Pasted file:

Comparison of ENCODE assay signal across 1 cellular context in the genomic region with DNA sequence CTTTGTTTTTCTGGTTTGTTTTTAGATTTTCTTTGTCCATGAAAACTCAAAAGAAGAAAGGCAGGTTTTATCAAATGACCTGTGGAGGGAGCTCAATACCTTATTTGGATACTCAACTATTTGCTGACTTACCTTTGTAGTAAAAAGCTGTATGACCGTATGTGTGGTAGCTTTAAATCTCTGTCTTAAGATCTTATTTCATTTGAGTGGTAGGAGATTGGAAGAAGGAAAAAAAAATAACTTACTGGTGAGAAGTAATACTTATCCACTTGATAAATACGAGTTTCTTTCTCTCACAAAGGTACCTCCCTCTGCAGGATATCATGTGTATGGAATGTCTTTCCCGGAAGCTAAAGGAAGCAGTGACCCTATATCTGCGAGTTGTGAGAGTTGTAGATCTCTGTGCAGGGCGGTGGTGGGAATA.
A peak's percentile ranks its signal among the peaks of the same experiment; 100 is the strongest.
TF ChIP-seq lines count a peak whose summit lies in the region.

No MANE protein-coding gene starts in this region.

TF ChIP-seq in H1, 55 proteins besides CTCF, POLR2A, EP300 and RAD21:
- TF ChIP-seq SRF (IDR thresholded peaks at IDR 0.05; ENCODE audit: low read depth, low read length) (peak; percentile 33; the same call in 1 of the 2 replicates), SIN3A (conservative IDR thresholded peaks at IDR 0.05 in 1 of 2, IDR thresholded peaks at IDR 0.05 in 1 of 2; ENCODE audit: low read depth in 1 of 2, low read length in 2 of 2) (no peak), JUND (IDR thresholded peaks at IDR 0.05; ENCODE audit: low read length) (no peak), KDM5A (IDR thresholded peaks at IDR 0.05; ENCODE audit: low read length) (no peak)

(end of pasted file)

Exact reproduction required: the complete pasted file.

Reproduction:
Comparison of ENCODE assay signal across 1 cellular context in the genomic region with DNA sequence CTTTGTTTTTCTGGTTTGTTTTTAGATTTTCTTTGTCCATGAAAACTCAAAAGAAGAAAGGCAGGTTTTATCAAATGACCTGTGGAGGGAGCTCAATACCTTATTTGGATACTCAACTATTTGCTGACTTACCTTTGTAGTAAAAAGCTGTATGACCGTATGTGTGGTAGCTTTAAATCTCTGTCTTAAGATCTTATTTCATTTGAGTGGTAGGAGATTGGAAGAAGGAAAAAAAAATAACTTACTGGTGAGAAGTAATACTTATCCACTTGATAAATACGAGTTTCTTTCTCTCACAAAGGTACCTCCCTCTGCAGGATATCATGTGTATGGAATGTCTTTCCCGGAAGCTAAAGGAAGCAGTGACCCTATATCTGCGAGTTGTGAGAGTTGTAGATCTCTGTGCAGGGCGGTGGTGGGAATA.
A peak's percentile ranks its signal among the peaks of the same experiment; 100 is the strongest.
TF ChIP-seq lines count a peak whose summit lies in the region.

No MANE protein-coding gene starts in this region.

TF ChIP-seq in H1, 55 proteins besides CTCF, POLR2A, EP300 and RAD21:
- TF ChIP-seq SRF (IDR thresholded peaks at IDR 0.05; ENCODE audit: low read depth, low read length) (peak; percentile 33; the same call in 1 of the 2 replicates), SIN3A (conservative IDR thresholded peaks at IDR 0.05 in 1 of 2, IDR thresholded peaks at IDR 0.05 in 1 of 2; ENCODE audit: low read depth in 1 of 2, low read length in 2 of 2) (no peak), JUND (IDR thresholded peaks at IDR 0.05; ENCODE audit: low read length) (no peak), KDM5A (IDR thresholded peaks at IDR 0.05; ENCODE audit: low read length) (no peak)